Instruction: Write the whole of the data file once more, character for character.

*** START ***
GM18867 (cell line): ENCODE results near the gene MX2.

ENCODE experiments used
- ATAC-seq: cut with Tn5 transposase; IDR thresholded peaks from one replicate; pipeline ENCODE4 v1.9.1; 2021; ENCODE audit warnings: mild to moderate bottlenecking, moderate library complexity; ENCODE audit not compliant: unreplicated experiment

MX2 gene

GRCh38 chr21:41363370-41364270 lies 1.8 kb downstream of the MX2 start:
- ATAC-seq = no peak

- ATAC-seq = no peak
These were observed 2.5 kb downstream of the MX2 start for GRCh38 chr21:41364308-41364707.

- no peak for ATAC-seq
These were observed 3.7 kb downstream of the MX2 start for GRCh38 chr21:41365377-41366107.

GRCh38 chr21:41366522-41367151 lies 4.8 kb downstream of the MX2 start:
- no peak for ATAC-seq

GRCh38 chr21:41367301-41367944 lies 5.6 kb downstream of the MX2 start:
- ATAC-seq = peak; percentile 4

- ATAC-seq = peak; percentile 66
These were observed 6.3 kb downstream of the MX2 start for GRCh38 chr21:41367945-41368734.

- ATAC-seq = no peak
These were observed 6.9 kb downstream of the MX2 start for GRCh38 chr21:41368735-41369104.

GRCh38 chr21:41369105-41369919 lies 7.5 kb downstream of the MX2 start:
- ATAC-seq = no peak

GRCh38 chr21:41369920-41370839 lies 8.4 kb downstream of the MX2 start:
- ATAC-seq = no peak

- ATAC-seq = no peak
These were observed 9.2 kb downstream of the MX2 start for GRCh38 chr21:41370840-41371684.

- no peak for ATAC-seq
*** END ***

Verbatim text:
GM18867 (cell line): ENCODE results near the gene MX2.

ENCODE experiments used
- ATAC-seq: cut with Tn5 transposase; IDR thresholded peaks from one replicate; pipeline ENCODE4 v1.9.1; 2021; ENCODE audit warnings: mild to moderate bottlenecking, moderate library complexity; ENCODE audit not compliant: unreplicated experiment

MX2 gene

GRCh38 chr21:41363370-41364270 lies 1.8 kb downstream of the MX2 start:
- ATAC-seq = no peak

- ATAC-seq = no peak
These were observed 2.5 kb downstream of the MX2 start for GRCh38 chr21:41364308-41364707.

- no peak for ATAC-seq
These were observed 3.7 kb downstream of the MX2 start for GRCh38 chr21:41365377-41366107.

GRCh38 chr21:41366522-41367151 lies 4.8 kb downstream of the MX2 start:
- no peak for ATAC-seq

GRCh38 chr21:41367301-41367944 lies 5.6 kb downstream of the MX2 start:
- ATAC-seq = peak; percentile 4

- ATAC-seq = peak; percentile 66
These were observed 6.3 kb downstream of the MX2 start for GRCh38 chr21:41367945-41368734.

- ATAC-seq = no peak
These were observed 6.9 kb downstream of the MX2 start for GRCh38 chr21:41368735-41369104.

GRCh38 chr21:41369105-41369919 lies 7.5 kb downstream of the MX2 start:
- ATAC-seq = no peak

GRCh38 chr21:41369920-41370839 lies 8.4 kb downstream of the MX2 start:
- ATAC-seq = no peak

- ATAC-seq = no peak
These were observed 9.2 kb downstream of the MX2 start for GRCh38 chr21:41370840-41371684.

- no peak for ATAC-seq